Well, then why don't we say the circumstances in individual cases are what rule. I find it difficult to believe that authors would have written school songs and treated them in any way like copyrightable material (do they get a royalty check if the song is heard on a college radio station, the way the holders of the copyright on "Happy Birthday" were getting? You don't like the idea of school songs appearing in Wikipedia, I do, but either way, I don't think we should be limiting editors unless it can be shown that school songs generally fall under copyright. Given the folk song-like creation of many of them, the lack of concern with copyright that I can recall seeing and the age of many of them, I think a case must first be made before we start discouraging editors. Noroton 16:17, 22 June 2007 (UTC)
These Web pages are worth looking at. They aren't conclusive proof, but strongly indicate that there isn't generally a strong copyright case to be made by school songs:
  • A listserve posting showing that words to many school songs come from other school songs.
  • Truman State University has an old school song that a student wrote in about 1901 and that a professor liked -- so he just printed it up and handed it out one day. The community liked it and adopted it. The article says nothing about any official adoption by the school at that time. Then the name changed and no one really knows when or how or why. Then the university adopted a new one in a more formal way. Notice that if the school has any concerns about copyright (which, I agree, doesn't have to be asserted) it makes no mention of it on this Web page where it publishes the lyrics. Again, not conclusive, but ...
  • School songs are not exactly the same thing as fight songs, but they're very similar. Wikipedia appears to have a robust tradition (consensus) of articles about sports fight songs, as can be seen here: [[Category:Fight songs]].
  • Note the attitude displayed here: "It might be fun to generate new words to our school song, which have grown a little trite over the years. It’s based on an old western ballad in form, and will be easy to supply new words." The music appears to be noncopyrightable and the idea seems to be that students can create the song. Again, no proof of anything here, but it just doesn't sound like the kind of thing that organizations are concerned about copyrighting. Sometimes schools are concerned about their names being used in commercial enterprises or in organizations that they fear might bring disrepute on the school, so they take legal action to limit that, but no one makes money off a school song, so while it might in theory be copyrighted, in practice it would be interesting to find a case where that's happened. Noroton 16:56, 22 June 2007 (UTC)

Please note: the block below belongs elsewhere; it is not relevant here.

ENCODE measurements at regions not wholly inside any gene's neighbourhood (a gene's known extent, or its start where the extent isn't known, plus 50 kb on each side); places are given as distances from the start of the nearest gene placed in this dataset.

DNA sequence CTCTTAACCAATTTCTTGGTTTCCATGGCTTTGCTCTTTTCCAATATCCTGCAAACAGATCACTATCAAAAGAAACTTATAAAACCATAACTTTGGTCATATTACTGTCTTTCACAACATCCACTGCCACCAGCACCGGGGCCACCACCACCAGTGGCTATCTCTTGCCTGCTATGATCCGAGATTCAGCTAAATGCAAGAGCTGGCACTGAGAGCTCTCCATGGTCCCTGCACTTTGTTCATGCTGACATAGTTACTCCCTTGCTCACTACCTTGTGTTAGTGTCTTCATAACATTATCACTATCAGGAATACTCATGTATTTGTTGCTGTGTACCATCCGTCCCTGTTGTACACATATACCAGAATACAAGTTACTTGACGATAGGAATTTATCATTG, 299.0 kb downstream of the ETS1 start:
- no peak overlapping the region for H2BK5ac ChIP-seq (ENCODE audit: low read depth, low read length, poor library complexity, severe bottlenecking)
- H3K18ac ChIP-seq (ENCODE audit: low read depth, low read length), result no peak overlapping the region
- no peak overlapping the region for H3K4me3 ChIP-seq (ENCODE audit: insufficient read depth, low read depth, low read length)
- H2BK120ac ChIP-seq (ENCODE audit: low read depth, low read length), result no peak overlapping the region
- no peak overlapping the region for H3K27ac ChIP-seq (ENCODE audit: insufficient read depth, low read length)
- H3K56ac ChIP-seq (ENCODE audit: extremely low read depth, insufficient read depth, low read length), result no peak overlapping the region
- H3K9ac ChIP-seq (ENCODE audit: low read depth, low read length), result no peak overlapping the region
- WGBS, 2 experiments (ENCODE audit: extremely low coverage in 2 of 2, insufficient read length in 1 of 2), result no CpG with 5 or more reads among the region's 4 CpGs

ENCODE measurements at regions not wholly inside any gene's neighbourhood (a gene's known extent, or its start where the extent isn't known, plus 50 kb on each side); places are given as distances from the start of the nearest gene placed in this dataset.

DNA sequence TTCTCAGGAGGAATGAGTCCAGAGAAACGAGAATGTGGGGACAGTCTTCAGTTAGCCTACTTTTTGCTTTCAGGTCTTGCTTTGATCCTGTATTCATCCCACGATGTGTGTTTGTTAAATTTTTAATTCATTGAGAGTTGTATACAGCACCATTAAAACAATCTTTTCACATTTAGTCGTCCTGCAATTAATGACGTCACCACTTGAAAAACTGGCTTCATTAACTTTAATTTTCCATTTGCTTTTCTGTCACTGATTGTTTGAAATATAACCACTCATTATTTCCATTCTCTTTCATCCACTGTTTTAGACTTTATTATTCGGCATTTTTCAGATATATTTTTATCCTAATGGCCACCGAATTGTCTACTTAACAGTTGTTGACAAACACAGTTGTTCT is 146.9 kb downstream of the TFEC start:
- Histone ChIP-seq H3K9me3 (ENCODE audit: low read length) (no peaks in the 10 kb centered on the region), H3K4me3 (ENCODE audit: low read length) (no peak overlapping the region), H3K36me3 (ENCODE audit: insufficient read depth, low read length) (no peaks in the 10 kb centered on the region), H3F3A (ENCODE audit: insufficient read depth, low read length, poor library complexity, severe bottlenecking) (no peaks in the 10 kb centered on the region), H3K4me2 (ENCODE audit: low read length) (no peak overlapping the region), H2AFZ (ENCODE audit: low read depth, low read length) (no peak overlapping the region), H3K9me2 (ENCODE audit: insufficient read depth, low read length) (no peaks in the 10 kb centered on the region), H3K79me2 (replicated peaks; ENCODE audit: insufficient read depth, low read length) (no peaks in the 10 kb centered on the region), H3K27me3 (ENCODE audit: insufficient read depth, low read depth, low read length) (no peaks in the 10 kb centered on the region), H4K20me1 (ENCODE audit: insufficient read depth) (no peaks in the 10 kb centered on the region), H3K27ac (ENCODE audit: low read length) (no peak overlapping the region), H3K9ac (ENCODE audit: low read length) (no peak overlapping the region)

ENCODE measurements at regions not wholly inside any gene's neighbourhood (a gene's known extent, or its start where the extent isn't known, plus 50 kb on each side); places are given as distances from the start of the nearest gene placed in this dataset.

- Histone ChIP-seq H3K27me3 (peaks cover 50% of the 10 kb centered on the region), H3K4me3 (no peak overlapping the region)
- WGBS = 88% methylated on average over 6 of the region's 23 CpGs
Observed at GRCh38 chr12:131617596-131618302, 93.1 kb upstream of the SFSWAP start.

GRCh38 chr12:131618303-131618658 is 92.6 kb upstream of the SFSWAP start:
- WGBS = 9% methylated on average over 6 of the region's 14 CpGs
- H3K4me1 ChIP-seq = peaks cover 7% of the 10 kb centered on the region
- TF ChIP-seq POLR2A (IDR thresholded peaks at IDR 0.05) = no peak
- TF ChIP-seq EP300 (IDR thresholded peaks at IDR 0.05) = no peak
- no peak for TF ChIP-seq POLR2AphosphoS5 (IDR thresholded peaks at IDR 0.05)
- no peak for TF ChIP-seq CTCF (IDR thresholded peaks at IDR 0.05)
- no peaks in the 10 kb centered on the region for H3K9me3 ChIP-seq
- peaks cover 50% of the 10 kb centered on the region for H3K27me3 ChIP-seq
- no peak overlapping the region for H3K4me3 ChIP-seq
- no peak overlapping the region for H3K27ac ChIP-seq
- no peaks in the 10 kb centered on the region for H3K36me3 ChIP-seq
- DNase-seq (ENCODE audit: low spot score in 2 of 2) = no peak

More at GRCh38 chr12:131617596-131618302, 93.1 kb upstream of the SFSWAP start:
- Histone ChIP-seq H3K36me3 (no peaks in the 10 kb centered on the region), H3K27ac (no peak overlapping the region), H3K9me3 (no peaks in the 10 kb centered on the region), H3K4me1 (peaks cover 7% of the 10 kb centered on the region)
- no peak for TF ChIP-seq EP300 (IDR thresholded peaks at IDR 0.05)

On the other hand although the Harrow School song is not copyrighted (if only because it's so old), nobody better use the Toulon High School song without permission, and there are, in fact, a number of copyrighted school songs, as shown by the description of this book. So it seems to me, one better check to see if the words being uploaded to Wikipedia have a copyright on them, although I still don't think that we should need positive proof of no copyright first.Noroton 17:24, 22 June 2007 (UTC)

For most of the pages I've edited, I've removed outright placement of the lyrics of the songs, since they don't serve any function, and may actually border on boosterism. What I've tried to keep, though, are discussions about school songs (history, etc.). This might be an approach we can consider. What do you guys think? Rmcsamson 16:53, 22 June 2007 (UTC)

List of... articles?

Greetings! I just saw that List of high schools in Oregon was put up for deletion here. I don't see any discussion on the list of… article formats, yet I do see them for nearly every US state. Is there consensus on these articles? I didn't see anything in the talk archives, but I defer to a project member with more familiarity with the discussions here. Thank you. —C.Fred (talk) 01:20, 28 June 2007 (UTC)

Project page clean

I have given the project page a clean so the request lists are trimmed with old nominations removed and the FA/GA nominations are up to date. I have also split the participants list onto its own page as it was getting very long - apart from that it is the same as before. Camaron1 | Chris 12:02, 28 June 2007 (UTC)

I have also created a new section for articles with good article assessments and I have moved the Did you know? section so it can all fit in. Camaron1 | Chris 13:52, 28 June 2007 (UTC)